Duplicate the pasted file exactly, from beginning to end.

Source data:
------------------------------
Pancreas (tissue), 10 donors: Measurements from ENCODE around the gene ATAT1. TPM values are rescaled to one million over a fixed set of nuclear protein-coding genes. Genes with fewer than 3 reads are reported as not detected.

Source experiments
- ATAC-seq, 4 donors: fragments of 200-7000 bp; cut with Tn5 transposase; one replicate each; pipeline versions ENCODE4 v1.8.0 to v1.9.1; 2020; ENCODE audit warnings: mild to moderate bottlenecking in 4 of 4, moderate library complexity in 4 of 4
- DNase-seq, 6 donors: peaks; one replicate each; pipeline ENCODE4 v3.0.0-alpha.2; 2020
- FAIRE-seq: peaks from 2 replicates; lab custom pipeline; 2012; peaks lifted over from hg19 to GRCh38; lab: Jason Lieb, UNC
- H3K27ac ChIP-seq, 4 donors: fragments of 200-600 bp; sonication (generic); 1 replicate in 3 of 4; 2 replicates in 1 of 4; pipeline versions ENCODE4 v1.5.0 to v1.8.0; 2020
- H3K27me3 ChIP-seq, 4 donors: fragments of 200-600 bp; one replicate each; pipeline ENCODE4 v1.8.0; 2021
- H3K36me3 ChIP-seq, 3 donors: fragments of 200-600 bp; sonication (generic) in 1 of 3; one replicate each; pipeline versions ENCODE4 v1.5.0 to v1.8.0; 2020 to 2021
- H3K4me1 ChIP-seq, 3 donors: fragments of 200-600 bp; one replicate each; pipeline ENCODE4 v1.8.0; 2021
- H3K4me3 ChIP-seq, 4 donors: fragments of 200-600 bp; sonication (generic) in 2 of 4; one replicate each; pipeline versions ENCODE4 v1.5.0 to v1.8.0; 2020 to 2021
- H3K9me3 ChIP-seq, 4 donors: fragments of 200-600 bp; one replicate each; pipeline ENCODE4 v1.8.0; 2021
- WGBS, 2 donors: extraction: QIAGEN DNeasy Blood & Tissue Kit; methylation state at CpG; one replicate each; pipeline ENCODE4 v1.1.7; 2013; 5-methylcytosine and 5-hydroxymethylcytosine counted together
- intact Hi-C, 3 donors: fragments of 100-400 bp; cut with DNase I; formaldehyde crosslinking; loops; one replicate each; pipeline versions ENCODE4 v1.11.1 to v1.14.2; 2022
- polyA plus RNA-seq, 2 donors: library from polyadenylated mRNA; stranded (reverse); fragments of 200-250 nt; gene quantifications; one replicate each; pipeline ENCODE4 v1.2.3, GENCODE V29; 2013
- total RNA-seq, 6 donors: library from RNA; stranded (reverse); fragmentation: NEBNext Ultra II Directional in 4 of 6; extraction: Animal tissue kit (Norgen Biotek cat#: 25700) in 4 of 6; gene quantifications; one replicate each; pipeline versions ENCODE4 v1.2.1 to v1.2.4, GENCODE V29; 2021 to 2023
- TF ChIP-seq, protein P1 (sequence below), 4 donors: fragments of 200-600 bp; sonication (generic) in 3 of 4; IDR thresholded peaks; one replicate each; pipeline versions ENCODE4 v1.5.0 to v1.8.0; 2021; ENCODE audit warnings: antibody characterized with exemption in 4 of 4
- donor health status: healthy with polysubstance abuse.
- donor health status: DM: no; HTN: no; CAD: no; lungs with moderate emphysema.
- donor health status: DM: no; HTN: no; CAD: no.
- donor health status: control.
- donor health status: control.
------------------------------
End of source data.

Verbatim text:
Pancreas (tissue), 10 donors: Measurements from ENCODE around the gene ATAT1. TPM values are rescaled to one million over a fixed set of nuclear protein-coding genes. Genes with fewer than 3 reads are reported as not detected.

Source experiments
- ATAC-seq, 4 donors: fragments of 200-7000 bp; cut with Tn5 transposase; one replicate each; pipeline versions ENCODE4 v1.8.0 to v1.9.1; 2020; ENCODE audit warnings: mild to moderate bottlenecking in 4 of 4, moderate library complexity in 4 of 4
- DNase-seq, 6 donors: peaks; one replicate each; pipeline ENCODE4 v3.0.0-alpha.2; 2020
- FAIRE-seq: peaks from 2 replicates; lab custom pipeline; 2012; peaks lifted over from hg19 to GRCh38; lab: Jason Lieb, UNC
- H3K27ac ChIP-seq, 4 donors: fragments of 200-600 bp; sonication (generic); 1 replicate in 3 of 4; 2 replicates in 1 of 4; pipeline versions ENCODE4 v1.5.0 to v1.8.0; 2020
- H3K27me3 ChIP-seq, 4 donors: fragments of 200-600 bp; one replicate each; pipeline ENCODE4 v1.8.0; 2021
- H3K36me3 ChIP-seq, 3 donors: fragments of 200-600 bp; sonication (generic) in 1 of 3; one replicate each; pipeline versions ENCODE4 v1.5.0 to v1.8.0; 2020 to 2021
- H3K4me1 ChIP-seq, 3 donors: fragments of 200-600 bp; one replicate each; pipeline ENCODE4 v1.8.0; 2021
- H3K4me3 ChIP-seq, 4 donors: fragments of 200-600 bp; sonication (generic) in 2 of 4; one replicate each; pipeline versions ENCODE4 v1.5.0 to v1.8.0; 2020 to 2021
- H3K9me3 ChIP-seq, 4 donors: fragments of 200-600 bp; one replicate each; pipeline ENCODE4 v1.8.0; 2021
- WGBS, 2 donors: extraction: QIAGEN DNeasy Blood & Tissue Kit; methylation state at CpG; one replicate each; pipeline ENCODE4 v1.1.7; 2013; 5-methylcytosine and 5-hydroxymethylcytosine counted together
- intact Hi-C, 3 donors: fragments of 100-400 bp; cut with DNase I; formaldehyde crosslinking; loops; one replicate each; pipeline versions ENCODE4 v1.11.1 to v1.14.2; 2022
- polyA plus RNA-seq, 2 donors: library from polyadenylated mRNA; stranded (reverse); fragments of 200-250 nt; gene quantifications; one replicate each; pipeline ENCODE4 v1.2.3, GENCODE V29; 2013
- total RNA-seq, 6 donors: library from RNA; stranded (reverse); fragmentation: NEBNext Ultra II Directional in 4 of 6; extraction: Animal tissue kit (Norgen Biotek cat#: 25700) in 4 of 6; gene quantifications; one replicate each; pipeline versions ENCODE4 v1.2.1 to v1.2.4, GENCODE V29; 2021 to 2023
- TF ChIP-seq, protein P1 (sequence below), 4 donors: fragments of 200-600 bp; sonication (generic) in 3 of 4; IDR thresholded peaks; one replicate each; pipeline versions ENCODE4 v1.5.0 to v1.8.0; 2021; ENCODE audit warnings: antibody characterized with exemption in 4 of 4
- donor health status: healthy with polysubstance abuse.
- donor health status: DM: no; HTN: no; CAD: no; lungs with moderate emphysema.
- donor health status: DM: no; HTN: no; CAD: no.
- donor health status: control.
- donor health status: control.